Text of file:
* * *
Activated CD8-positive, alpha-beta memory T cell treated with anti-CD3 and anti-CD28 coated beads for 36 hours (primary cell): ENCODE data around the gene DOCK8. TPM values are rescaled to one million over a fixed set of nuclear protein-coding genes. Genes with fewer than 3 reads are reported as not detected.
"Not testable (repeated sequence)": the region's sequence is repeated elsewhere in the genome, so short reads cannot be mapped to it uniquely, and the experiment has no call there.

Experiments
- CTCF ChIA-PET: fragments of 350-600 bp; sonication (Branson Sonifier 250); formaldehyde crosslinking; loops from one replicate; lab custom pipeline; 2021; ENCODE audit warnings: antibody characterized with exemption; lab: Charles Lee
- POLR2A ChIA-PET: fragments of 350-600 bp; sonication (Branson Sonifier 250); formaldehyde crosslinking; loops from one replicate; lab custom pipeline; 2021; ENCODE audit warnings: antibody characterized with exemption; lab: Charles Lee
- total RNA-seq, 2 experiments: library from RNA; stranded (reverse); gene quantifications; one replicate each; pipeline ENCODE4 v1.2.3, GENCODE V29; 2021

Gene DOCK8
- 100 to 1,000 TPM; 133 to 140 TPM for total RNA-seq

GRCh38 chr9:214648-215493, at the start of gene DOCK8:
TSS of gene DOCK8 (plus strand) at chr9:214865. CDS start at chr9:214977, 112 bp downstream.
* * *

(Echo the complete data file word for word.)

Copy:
Activated CD8-positive, alpha-beta memory T cell treated with anti-CD3 and anti-CD28 coated beads for 36 hours (primary cell): ENCODE data around the gene DOCK8. TPM values are rescaled to one million over a fixed set of nuclear protein-coding genes. Genes with fewer than 3 reads are reported as not detected.
"Not testable (repeated sequence)": the region's sequence is repeated elsewhere in the genome, so short reads cannot be mapped to it uniquely, and the experiment has no call there.

Experiments
- CTCF ChIA-PET: fragments of 350-600 bp; sonication (Branson Sonifier 250); formaldehyde crosslinking; loops from one replicate; lab custom pipeline; 2021; ENCODE audit warnings: antibody characterized with exemption; lab: Charles Lee
- POLR2A ChIA-PET: fragments of 350-600 bp; sonication (Branson Sonifier 250); formaldehyde crosslinking; loops from one replicate; lab custom pipeline; 2021; ENCODE audit warnings: antibody characterized with exemption; lab: Charles Lee
- total RNA-seq, 2 experiments: library from RNA; stranded (reverse); gene quantifications; one replicate each; pipeline ENCODE4 v1.2.3, GENCODE V29; 2021

Gene DOCK8
- 100 to 1,000 TPM; 133 to 140 TPM for total RNA-seq

GRCh38 chr9:214648-215493, at the start of gene DOCK8:
TSS of gene DOCK8 (plus strand) at chr9:214865. CDS start at chr9:214977, 112 bp downstream.